TORONTO — The Utah Jazz bench has struggled for much of the season, but former first-round draft pick Dante Exum, has still not been part of a possible solution.

Exum played 11 minutes in Sunday’s loss to Toronto, but he didn’t even enter the game until the start of the fourth quarter, when the game had been long decided. He showed flashes, with a season-high nine points on 3-of-4 shooting, but he also committed three turnovers. 

“When Dante came back last year, there was a stretch of nine or 10 games where he didn’t play a lot, but he continued to compete and continued to work. Those opportunities present themselves in many different forms, and I’m excited to have him back. He makes our team better as he continues to do what he’s doing.” — Utah Jazz coach Quin Snyder

Since returning to the lineup on Nov. 18 against Minnesota, when he played 14 minutes and scored two points, the oft-injured guard saw his minutes dwindle prior to Sunday’s contest. The next game against Minnesota he played eight minutes, then six against Golden State and five against New Orleans. He never left the bench at Milwaukee, then played three minutes against Indiana and four minutes against Memphis Friday night.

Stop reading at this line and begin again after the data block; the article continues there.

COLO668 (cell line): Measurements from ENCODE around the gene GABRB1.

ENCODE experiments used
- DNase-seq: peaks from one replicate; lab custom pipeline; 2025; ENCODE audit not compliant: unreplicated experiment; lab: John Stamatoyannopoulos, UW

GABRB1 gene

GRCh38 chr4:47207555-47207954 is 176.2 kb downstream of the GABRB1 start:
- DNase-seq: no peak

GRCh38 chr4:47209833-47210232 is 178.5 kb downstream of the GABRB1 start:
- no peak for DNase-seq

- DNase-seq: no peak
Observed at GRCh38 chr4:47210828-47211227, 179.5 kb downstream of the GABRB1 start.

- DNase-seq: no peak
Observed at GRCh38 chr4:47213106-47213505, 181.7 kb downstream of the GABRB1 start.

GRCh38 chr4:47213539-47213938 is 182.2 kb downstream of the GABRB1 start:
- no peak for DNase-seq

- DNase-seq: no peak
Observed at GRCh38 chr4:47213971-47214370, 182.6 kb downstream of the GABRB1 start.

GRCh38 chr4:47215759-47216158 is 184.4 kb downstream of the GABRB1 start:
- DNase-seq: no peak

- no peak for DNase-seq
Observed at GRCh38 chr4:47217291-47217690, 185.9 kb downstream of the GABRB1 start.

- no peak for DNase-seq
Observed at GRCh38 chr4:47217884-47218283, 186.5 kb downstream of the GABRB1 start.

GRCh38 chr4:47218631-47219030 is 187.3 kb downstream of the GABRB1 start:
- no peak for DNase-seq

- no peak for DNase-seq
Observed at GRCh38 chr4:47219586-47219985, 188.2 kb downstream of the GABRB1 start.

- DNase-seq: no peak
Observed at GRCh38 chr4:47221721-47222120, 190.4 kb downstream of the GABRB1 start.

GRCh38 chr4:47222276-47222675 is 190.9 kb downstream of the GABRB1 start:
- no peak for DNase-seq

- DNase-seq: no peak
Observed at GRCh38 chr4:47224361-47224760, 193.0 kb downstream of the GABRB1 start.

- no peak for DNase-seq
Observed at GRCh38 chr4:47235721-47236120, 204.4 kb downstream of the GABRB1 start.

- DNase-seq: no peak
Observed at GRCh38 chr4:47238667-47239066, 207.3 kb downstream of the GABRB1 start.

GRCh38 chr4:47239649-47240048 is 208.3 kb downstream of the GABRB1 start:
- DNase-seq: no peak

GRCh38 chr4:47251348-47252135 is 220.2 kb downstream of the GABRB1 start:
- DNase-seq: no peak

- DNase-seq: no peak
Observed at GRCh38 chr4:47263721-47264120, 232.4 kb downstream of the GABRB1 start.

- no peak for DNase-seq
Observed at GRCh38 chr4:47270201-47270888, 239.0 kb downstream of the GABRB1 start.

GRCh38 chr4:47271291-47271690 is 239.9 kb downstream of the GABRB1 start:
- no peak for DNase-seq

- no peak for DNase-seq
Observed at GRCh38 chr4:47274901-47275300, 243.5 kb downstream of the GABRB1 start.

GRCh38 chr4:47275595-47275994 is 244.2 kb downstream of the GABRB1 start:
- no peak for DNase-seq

In the latter game, Exum played well, scoring five points on a 3-pointer and a dunk off a lob by Royce O’Neale, which coach Quin Snyder acknowledged, saying, “Dante played really well last game.”

However, Snyder wouldn’t say why Exum didn’t return for the second half or why he’d only averaged about five minutes per game in the past six games. 

“When Dante came back last year, there was a stretch of nine or 10 games where he didn’t play a lot, but he continued to compete and continued to work,” he said. “Those opportunities present themselves in many different forms, and I’m excited to have him back. He makes our team better as he continues to do what he’s doing.”

Snyder did indicate there’s no restriction on Exum’s minutes as he recovers from his knee injury that sidelined him for eight months.

“I try not to discuss minutes limitations — he’s healthy, and we’re happy to have him back.”